However, male Siamese cats are high-maintenance and require plenty of attention throughout the day, so you want to ensure that you can provide this to them before deciding to adopt a male Siamese. As a result, a male Siamese may not be a good fit for you if you have a busy life or work a lot.
If you still insist on adopting a male Siamese, you may want to adopt another cat to help your male Siamese feel less lonely when you’re not home.
Female Siamese cats are also friendly and suitable for houses with children but don’t expect them to be as friendly and energetic as your kiddos. Female Siamese is also ideal for you if you live alone and no one can help you take care of the cat because, as we mentioned earlier, female Siamese cats are not as needy and are more independent than males.
Plus, with female Siamese cats, you won’t have to deal with the annoying problem of urine spraying when the male is unneutered, which makes your life much easier and quieter. Speaking of quietness, adopting a female Siamese is more suitable for people who like to live a quiet and relaxing life without many interruptions.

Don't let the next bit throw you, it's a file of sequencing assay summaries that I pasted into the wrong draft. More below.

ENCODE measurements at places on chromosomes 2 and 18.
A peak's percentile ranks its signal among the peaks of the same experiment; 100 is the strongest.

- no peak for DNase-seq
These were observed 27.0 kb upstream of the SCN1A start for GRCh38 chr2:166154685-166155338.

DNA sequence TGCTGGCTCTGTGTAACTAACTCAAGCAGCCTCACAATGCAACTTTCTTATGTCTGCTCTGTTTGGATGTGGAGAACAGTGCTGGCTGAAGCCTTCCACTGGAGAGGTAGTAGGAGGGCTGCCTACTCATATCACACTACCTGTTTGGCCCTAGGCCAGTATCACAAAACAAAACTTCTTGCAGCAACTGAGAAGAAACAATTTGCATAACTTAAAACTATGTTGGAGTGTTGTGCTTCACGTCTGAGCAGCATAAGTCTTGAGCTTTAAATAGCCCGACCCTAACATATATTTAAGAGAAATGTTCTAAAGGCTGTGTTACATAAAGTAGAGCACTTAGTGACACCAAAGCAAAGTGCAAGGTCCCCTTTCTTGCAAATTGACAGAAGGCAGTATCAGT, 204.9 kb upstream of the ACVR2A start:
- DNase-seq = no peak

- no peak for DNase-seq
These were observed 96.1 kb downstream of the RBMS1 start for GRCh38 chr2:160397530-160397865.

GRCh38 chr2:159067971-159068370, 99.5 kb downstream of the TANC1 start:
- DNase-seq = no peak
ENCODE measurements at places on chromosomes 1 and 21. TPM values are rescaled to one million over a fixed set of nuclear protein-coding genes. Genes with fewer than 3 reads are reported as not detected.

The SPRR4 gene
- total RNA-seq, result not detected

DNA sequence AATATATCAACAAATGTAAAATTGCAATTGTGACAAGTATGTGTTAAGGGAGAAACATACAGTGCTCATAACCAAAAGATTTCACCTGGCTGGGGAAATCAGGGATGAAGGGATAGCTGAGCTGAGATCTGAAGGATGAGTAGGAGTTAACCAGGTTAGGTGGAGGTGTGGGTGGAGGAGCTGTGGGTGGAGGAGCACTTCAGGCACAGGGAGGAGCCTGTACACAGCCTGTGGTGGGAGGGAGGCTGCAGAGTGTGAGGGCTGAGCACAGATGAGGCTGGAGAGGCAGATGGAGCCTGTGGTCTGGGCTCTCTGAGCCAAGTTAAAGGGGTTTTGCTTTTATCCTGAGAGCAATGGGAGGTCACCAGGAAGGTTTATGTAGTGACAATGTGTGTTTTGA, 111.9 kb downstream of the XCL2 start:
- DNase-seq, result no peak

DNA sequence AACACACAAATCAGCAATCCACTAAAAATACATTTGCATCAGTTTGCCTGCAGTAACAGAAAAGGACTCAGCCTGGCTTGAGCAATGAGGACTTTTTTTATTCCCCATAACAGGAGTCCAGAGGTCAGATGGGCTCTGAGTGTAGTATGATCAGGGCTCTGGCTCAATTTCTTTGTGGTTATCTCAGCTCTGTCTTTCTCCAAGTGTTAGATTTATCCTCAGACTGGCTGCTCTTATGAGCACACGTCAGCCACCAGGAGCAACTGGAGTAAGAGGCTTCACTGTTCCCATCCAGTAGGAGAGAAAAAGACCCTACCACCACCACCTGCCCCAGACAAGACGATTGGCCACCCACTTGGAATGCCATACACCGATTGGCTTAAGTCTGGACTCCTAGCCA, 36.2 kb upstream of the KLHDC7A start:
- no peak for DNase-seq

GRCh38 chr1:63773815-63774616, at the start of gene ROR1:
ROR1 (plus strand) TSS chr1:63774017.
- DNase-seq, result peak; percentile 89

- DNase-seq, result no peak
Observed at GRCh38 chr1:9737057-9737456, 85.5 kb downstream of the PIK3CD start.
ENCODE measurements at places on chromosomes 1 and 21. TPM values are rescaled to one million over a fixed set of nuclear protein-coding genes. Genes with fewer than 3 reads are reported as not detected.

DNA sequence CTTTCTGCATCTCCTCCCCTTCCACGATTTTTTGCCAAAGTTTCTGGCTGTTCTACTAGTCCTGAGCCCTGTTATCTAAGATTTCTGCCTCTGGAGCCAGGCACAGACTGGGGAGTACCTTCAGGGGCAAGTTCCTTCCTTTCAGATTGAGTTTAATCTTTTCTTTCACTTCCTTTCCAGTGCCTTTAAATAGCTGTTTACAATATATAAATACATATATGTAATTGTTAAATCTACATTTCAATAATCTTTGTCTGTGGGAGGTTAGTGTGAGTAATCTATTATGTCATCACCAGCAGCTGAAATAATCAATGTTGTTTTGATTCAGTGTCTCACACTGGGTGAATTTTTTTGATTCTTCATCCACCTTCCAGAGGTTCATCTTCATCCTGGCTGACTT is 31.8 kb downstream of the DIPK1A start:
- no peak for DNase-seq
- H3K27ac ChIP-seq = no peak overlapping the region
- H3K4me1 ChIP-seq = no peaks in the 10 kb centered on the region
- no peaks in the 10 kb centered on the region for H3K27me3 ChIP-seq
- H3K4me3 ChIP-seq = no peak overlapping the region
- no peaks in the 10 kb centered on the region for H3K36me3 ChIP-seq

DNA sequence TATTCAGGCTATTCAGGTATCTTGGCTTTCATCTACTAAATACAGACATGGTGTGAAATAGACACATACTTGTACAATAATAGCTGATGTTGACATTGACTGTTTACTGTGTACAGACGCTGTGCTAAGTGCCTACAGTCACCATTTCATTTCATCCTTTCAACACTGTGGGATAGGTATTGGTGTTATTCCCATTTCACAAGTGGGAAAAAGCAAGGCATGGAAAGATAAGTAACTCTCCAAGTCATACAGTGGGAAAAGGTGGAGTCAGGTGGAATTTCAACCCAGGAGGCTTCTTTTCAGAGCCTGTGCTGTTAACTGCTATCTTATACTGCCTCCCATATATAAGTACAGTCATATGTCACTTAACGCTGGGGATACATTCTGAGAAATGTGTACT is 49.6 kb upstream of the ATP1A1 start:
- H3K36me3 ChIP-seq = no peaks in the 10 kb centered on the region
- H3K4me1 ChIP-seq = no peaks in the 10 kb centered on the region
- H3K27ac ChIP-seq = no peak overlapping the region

However, remember that both male and female Siamese cats are quite vocal and meow a lot! So, if you plan to adopt a Siamese, expect it to meow, purr, and chirp frequently. Check out our article to learn about this excessive meowing of Siamese cats: Why Do Siamese Cats Meow So Much? (2022) 8 Reasons.
Every Siamese cat has a unique personality and traits that set them apart. It’s impossible to generalize Siamese cats—there’s always a good chance to find a clingy female Siamese or an extroverted male Siamese. Additionally, every cat is affected by their environment, so if you want to tailor the personality of your Siamese cat to your needs, it’s better to adopt them while they’re still little kittens.